Remember the old saw about "seeing the forest for the trees"? The forest is the big picture: economic trends and business cycles. Trees, on the other hand, are short-term events. It's only natural to recall a saying like that when you see a quality company such as tree farmer Plum Creek Timber (NYSE:PCL) take a 1% hit to its stock price -- on an up market day, no less -- for nothing worse than planning for the future.

Here's what happened: Yesterday, Plum Creek informed the SEC of its intention to issue up to $400 million in debt and up to $400 million more in equity at some point in the future. Wall Street, which too often focuses on short-term events -- and often misinterprets even those -- reacted badly to Plum Creek's announcement, dropping its shares nearly 1% on Wednesday's news. I think that was a bad call, and here's why.

First, Plum Creek has not yet decided to issue any new debt or equity. The company clearly stated that it "may," "periodically," issue debt and equity. That's pretty indefinite, and it certainly doesn't indicate a massive dumping of new shares on the market or a sudden undertaking of heavy debt.

Second, even if the company did issue debt and equity, this wouldn't really hurt its balance sheet. Sure, there would be new shares on the books, but in contrast to serial stock option diluters such as Intel (NASDAQ:INTC), Oracle (NASDAQ:ORCL), or Cisco (NASDAQ:CSCO), Plum Creek would be getting paid full market value for its shares. Thus, any increase in shares outstanding, or in debt, would be offset by a rise in cash on the balance sheet (or in earnings from acquisitions made with that cash).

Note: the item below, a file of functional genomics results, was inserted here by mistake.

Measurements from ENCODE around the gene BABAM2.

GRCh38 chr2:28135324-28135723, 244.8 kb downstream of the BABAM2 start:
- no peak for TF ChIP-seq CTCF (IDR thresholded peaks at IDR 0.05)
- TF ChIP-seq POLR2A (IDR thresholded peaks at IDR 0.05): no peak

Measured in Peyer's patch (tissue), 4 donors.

Finally, and most importantly, Plum Creek is looking at the big picture, economically speaking. With interest rates rising, it's probably foreseeing an eventual slowdown in new housing starts and a consequent fall in the demand for, and prices of, lumber. When that happens, the price of woodlands may well fall. That would be an excellent time to purchase distressed assets or smaller competitors, such as Rayonier (NYSE:RYN) or Deltic Timber (NYSE:DEL), when their stock prices become depressed. Thanks to its SEC filing, Plum Creek will be all set to raise capital in order to, well, capitalize on the situation, before larger and more debt-burdened competitors such as Weyerhaeuser (NYSE:WY) can react. I call that smart thinking on Plum Creek's part.

To read more about Plum Creek, consider these fine Fool articles:

Fool contributor Rich Smith owns no shares of any company mentioned in this article.